Creating a Benedict Arnold
Question: Despite suspension over honor code violations and an ongoing investigation into his recruitment, Auburn's Cam Newton last week won the Heisman Trophy--an award meant to honor "pursuit of excellence with integrity." The award raises a dilemma faced by many organizations: In dealing with top performers, how much should leaders overlook corner cutting, rule breaking and other integrity issues?
Several weeks ago, a colleague and I were leading a corporate group through a discussion of Revolutionary War history in the Hudson Valley, to include the founding of West Point and the battle of Stony Point. Any historical account of the development of West Point must include the story of Benedict Arnold's betrayal of General Washington and the colonies. We told Arnold's amazing story leading up to the day when he was discovered trying to hand over the plans for the defenses at West Point, and his subsequent escape to the British side.
The group of senior corporate leaders was astounded to learn that Benedict Arnold had been George Washington's best "fighting general," a rising star in the Continental Army. His exploits at Ft. Ticonderoga and Saratoga were great examples of bravery and heroism, played a significant role in turning the tide in the war, and resulted in notoriety, fame and rapid promotion for Arnold. The first fortifications at West Point were named Fort Arnold to recognize and celebrate this great warrior and leader.
Another surprising part of the story is that Arnold had been reprimanded several times, and court-martialed at least once by Washington on his way to the rank of Major General. It seems that in early campaigns, and again while commander of the garrison in Philadelphia, Arnold had left a trail of corruption and had managed to enrich himself by misappropriating Army supplies. Washington wrote a formal reprimand to Arnold following his misdeeds in Philadelphia, but later gave him command of West Point--the "key to the continent," according to Washington.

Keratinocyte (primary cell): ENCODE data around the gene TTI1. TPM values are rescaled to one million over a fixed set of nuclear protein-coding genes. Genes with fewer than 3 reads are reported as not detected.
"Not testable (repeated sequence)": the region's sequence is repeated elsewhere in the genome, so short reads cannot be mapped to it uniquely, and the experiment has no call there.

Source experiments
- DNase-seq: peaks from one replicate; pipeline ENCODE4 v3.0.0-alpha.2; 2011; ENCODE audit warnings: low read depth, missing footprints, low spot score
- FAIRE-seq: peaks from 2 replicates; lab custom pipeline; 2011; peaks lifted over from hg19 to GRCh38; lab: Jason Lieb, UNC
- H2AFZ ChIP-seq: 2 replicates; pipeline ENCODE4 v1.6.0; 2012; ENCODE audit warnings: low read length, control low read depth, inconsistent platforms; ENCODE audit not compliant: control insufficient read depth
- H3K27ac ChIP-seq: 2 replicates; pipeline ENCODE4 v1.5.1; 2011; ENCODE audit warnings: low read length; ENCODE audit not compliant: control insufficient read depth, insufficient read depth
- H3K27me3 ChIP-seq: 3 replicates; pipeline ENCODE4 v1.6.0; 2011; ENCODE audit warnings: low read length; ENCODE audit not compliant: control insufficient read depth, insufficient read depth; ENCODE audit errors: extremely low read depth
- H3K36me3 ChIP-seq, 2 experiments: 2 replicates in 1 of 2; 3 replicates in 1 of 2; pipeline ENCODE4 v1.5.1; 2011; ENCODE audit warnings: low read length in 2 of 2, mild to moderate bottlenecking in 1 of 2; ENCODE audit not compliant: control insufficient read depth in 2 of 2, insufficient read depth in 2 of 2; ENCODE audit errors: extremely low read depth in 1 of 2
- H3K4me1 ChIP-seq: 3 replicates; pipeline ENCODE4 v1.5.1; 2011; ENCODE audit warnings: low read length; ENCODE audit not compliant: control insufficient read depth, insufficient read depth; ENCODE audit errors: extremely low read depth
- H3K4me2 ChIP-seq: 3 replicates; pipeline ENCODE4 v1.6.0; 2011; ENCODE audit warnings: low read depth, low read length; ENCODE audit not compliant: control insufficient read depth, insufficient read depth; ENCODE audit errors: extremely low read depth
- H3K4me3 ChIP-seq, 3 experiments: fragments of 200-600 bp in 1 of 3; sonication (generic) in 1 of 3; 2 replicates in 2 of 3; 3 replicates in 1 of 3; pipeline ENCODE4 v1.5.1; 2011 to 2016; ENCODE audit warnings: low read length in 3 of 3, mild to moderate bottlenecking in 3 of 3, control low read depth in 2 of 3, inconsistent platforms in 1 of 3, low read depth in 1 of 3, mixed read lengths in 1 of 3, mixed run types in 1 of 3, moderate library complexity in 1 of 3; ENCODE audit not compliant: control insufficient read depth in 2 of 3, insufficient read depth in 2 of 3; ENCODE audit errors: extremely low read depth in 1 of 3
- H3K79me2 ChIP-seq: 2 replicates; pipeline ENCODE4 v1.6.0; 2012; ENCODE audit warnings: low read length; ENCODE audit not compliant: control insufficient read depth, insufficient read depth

George Washington and the Congress allowed Benedict Arnold to survive these many ethical lapses throughout his career, failed to recognize a fatal flaw in his character, and finally provided him the means for strategic betrayal. The pattern of unethical conduct suggested that Arnold had a penchant for living well beyond his means, and he often subordinated the needs of his institution and nation to his desire for wealth and notoriety.
When we were finished telling the Arnold story, we asked these corporate leaders if they had seen more recent examples of this behavior in their careers. A great roar of laughter filled the room, and people began sharing names of people they had seen rise up the organization despite having ethical challenges on multiple occasions. Organizations tolerate these people because they are great salesmen, or have developed close relationships with senior people in the firm.
As with the Benedict Arnold example, star performers can move up the organization to positions of great responsibility, without a clear understanding of the value of ethical behavior and institutional rules and conduct. This is a dangerous combination of potential, responsibility and failed character; and, like Arnold, these "star performers" can be placed in positions where they can damage the corporation's reputation for a generation or beyond.
Lt. Col. Todd Henshaw (Ret.)
December 13, 2010; 3:08 PM ET
Category: Accomplishing Goals , Congressional leadership , Corporate leadership , Leadership personalities , Leadership weaknesses , Making mistakes , Organizational Culture , Quarterbacks , Sports Leadership , Wartime Leadership , Wrong-Doing Save & Share:
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